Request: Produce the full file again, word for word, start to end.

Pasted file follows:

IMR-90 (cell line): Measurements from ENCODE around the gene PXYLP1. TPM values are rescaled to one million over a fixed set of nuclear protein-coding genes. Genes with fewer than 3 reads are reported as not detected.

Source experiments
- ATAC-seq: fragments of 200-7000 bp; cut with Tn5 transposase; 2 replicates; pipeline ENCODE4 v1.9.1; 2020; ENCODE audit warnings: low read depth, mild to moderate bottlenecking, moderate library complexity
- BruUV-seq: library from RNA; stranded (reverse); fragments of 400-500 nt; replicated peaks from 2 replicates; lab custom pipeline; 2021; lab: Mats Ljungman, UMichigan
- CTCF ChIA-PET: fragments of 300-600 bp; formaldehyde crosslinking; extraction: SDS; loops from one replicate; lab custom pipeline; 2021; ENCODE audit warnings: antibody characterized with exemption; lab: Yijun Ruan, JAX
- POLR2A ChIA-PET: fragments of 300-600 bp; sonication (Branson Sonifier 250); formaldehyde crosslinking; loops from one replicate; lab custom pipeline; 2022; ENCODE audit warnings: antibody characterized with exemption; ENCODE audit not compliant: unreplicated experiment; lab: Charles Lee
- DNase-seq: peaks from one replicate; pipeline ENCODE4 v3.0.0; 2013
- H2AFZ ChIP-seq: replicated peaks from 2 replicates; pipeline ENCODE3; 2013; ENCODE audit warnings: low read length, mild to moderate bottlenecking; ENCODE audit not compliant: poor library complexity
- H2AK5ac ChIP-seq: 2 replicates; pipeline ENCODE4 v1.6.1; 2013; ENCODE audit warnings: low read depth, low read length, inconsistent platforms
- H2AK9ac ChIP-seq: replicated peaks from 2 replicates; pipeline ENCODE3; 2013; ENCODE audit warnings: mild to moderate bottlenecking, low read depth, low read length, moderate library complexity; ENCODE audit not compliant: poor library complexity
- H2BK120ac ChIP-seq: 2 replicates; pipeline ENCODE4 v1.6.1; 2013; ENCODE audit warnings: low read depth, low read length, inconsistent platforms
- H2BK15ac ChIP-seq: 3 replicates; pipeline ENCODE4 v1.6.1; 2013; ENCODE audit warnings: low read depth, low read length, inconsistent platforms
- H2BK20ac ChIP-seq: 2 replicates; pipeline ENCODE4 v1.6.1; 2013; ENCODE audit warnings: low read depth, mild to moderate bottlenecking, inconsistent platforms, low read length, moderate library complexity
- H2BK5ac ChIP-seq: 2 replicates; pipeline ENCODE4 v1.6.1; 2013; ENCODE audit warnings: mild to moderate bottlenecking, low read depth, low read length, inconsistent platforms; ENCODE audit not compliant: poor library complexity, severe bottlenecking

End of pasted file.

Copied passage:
IMR-90 (cell line): Measurements from ENCODE around the gene PXYLP1. TPM values are rescaled to one million over a fixed set of nuclear protein-coding genes. Genes with fewer than 3 reads are reported as not detected.

Source experiments
- ATAC-seq: fragments of 200-7000 bp; cut with Tn5 transposase; 2 replicates; pipeline ENCODE4 v1.9.1; 2020; ENCODE audit warnings: low read depth, mild to moderate bottlenecking, moderate library complexity
- BruUV-seq: library from RNA; stranded (reverse); fragments of 400-500 nt; replicated peaks from 2 replicates; lab custom pipeline; 2021; lab: Mats Ljungman, UMichigan
- CTCF ChIA-PET: fragments of 300-600 bp; formaldehyde crosslinking; extraction: SDS; loops from one replicate; lab custom pipeline; 2021; ENCODE audit warnings: antibody characterized with exemption; lab: Yijun Ruan, JAX
- POLR2A ChIA-PET: fragments of 300-600 bp; sonication (Branson Sonifier 250); formaldehyde crosslinking; loops from one replicate; lab custom pipeline; 2022; ENCODE audit warnings: antibody characterized with exemption; ENCODE audit not compliant: unreplicated experiment; lab: Charles Lee
- DNase-seq: peaks from one replicate; pipeline ENCODE4 v3.0.0; 2013
- H2AFZ ChIP-seq: replicated peaks from 2 replicates; pipeline ENCODE3; 2013; ENCODE audit warnings: low read length, mild to moderate bottlenecking; ENCODE audit not compliant: poor library complexity
- H2AK5ac ChIP-seq: 2 replicates; pipeline ENCODE4 v1.6.1; 2013; ENCODE audit warnings: low read depth, low read length, inconsistent platforms
- H2AK9ac ChIP-seq: replicated peaks from 2 replicates; pipeline ENCODE3; 2013; ENCODE audit warnings: mild to moderate bottlenecking, low read depth, low read length, moderate library complexity; ENCODE audit not compliant: poor library complexity
- H2BK120ac ChIP-seq: 2 replicates; pipeline ENCODE4 v1.6.1; 2013; ENCODE audit warnings: low read depth, low read length, inconsistent platforms
- H2BK15ac ChIP-seq: 3 replicates; pipeline ENCODE4 v1.6.1; 2013; ENCODE audit warnings: low read depth, low read length, inconsistent platforms
- H2BK20ac ChIP-seq: 2 replicates; pipeline ENCODE4 v1.6.1; 2013; ENCODE audit warnings: low read depth, mild to moderate bottlenecking, inconsistent platforms, low read length, moderate library complexity
- H2BK5ac ChIP-seq: 2 replicates; pipeline ENCODE4 v1.6.1; 2013; ENCODE audit warnings: mild to moderate bottlenecking, low read depth, low read length, inconsistent platforms; ENCODE audit not compliant: poor library complexity, severe bottlenecking